Hierarchical prediction structures provide:
- Improved coding efficiency
- Temporal scalability
The increased flexibility of H.264/AVC in comparison to older video coding standard as MPEG-2 Video, H.263, or MPEG-4 Visual is one of the main reasons for its improved coding efficiency. The flexibility at a macroblock level, which is significantly increased by the support of various intra prediction modes as well as much more macroblock partitioning modes for motion-compensated prediction than in any older video coding standard, has been well studied. However, H.264/AVC also supports much more flexibility at a picture/sequence level. In contrast to older video coding standards, the coding and display order of pictures is completely decoupled. Furthermore any picture can be marked as reference picture and used for motion-compensated prediction of following pictures independent of the coding types of the corresponding slices. The behavior of the decoded picture buffer (DPB), which can hold up to 16 pictures, can be adaptively controlled by memory management control operation (MMCO) commands, and the reference pictures of the DPB that are used for motion-compensated prediction of another picture can be arbitrarily selected via reference picture list modification (RPLM) commands.
These features of H.264/AVC allow the selection of arbitrary coding/prediction structures, which are not possible with older video coding standards. The development of the first Working Draft for the SVC standard turned out that the coding efficiency of H.264/AVC can be increased in comparison to the classical “IPPP…” or “IBBP…” coding, when prediction structures with so-called hierarchical B pictures are used.
A typical hierarchical prediction structure with 4 dyadic hierarchy stages is depicted in Figure 1(a). The first picture of a video sequence is intra-coded as IDR picture; so-called key pictures (red in Figure 1) are coded in regular (or even irregular) intervals. At this, a picture is called a key picture when all previously coded pictures precede this picture in display order. As illustrated in Figure 1(a), a key picture and all pictures that are temporally located between the key picture and the previous key picture (the IDR picture at the beginning of a video sequence is also a key picture) are considered to build a group of pictures (GOP). The key pictures are either intra-coded (e.g., in order to enable random access) or inter-coded using previous (key) pictures as reference for motion-compensated prediction. The remaining pictures of a GOP are hierarchically predicted as illustrated in Figure 1(a).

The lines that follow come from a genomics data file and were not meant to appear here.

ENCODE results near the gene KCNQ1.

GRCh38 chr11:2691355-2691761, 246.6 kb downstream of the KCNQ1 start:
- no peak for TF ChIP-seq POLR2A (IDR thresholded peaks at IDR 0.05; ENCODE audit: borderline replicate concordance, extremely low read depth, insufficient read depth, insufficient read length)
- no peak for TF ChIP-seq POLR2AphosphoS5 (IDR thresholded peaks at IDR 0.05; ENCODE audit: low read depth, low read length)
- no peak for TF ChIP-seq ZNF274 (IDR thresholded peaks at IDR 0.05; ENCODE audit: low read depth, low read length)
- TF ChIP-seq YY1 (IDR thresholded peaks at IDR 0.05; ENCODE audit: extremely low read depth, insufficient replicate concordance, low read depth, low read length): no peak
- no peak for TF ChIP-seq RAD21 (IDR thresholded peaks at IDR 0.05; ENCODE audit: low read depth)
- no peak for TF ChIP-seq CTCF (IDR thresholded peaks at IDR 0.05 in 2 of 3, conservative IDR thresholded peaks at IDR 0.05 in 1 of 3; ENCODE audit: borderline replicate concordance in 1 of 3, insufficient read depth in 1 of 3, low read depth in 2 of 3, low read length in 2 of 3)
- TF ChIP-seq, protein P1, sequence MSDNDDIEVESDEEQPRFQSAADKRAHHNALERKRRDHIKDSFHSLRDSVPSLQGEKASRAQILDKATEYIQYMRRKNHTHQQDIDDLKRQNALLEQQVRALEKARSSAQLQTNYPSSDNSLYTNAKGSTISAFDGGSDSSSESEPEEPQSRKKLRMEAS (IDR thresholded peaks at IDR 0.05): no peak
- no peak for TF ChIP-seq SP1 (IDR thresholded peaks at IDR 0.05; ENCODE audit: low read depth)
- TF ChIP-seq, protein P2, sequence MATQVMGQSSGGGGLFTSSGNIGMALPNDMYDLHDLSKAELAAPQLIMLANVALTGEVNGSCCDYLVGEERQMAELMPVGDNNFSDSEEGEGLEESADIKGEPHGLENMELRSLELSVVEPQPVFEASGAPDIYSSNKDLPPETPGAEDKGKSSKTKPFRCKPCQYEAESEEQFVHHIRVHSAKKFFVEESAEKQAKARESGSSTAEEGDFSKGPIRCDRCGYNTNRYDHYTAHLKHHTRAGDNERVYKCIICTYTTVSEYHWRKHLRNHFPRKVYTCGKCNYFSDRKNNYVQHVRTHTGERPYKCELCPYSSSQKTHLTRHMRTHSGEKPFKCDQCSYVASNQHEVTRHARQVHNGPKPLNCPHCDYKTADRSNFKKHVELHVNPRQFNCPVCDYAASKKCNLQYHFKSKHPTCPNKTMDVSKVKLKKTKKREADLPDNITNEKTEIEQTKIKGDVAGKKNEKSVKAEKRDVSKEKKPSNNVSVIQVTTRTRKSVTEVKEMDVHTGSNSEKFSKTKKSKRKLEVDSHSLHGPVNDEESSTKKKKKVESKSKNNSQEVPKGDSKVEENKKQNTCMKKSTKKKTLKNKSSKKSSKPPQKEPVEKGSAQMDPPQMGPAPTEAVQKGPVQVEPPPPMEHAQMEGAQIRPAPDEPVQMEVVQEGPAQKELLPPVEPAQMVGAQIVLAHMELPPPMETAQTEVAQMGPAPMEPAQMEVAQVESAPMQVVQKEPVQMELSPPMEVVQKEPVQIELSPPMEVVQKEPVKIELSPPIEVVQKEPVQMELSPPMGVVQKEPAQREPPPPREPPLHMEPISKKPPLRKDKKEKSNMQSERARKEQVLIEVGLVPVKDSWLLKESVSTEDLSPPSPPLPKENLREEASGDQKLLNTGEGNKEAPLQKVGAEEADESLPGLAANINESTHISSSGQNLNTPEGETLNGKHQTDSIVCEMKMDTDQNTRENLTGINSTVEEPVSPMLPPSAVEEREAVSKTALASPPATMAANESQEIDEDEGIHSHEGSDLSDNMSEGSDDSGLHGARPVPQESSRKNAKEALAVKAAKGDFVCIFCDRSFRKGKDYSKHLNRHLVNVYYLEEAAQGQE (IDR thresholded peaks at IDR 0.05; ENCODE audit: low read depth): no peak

It is obvious that such a hierarchical prediction structure can also be employed for supporting several temporal scalability levels. Therefore, it has to be ensured that all pictures are predicted by using only pictures of a coarser or the same temporal level as references (cp. Figure 1). Then the sequence of key pictures represents the coarsest supported temporal resolution, and this temporal resolution can be refined by adding the sub-sequences of the next temporal levels. The dyadic hierarchy as depicted in Figure 1(a), in which key pictures are only predicted from other key pictures, and the non-key pictures are predicted by using only the nearest pictures of the lower temporal level from the past and the future, can always be used for providing temporal scalability.
The usage of hierarchical coding structures is of course not restricted to the dyadic case. Figure 1(b) illustrates an example of a non-dyadic hierarchical prediction structure with 3 temporal levels and a GOP size of 9 pictures. Furthermore, by restricting the prediction from pictures that follow the current picture in display order and adjusting the coding order of pictures, the delay can be controlled. As an example Figure 1(c) show a hierarchical prediction structures with a structural delay of zero, which can also be used for delay-critical applications.
In the examples of Figure 1, key pictures are either intra-coded or predicted using only previous key pictures as references, and the non-key pictures are predicted using only the nearest pictures of the lower temporal level from the past and the future as references. It should be noted that the maximum number of reference pictures that were utilized to code a picture is 2. However, the coding efficiency can be further improved when more pictures are included in the corresponding reference pictures lists, and the multiple reference picture concept of H.264/AVC is used for motion-compensated prediction. When temporal scalability should be supported, the reference picture lists have to be selected in a way (by appropriate reference picture re-ordering commands) that only pictures that belong to a coarser or the same temporal level as the current picture are included in the reference picture lists; otherwise, a more general selection of the used reference pictures is possible.
Figure 2 illustrates the coding efficiency improvements for hierarchical prediction structures. It shows the bit rates savings for different prediction structures (including “IBPBP…” and “IBBP…”) relative to simple “IPPP” coding for a constant video quality of 34 dB. For these simulations, hierarchical prediction structures with GOPs of 8 or more pictures provide on average 10% bit rate savings relative to the often used “IBBP…” coding structure.
- H. Schwarz, D. Marpe, and T. Wiegand, "Hierarchical B pictures," Joint Video Team, doc. JVT-P014, July 2005.
- H. Schwarz, D. Marpe, and T. Wiegand, "Analysis of hierarchical B pictures and MCTF," IEEE Conf. on Multimedia and Expo, July 2006.
- H. Schwarz, D. Marpe, and T. Wiegand, "Overview of the Scalable Video Coding Extension of the H.264/AVC Standard," IEEE Trans. on Circuits and Systems for Video Technology, Sept. 2007.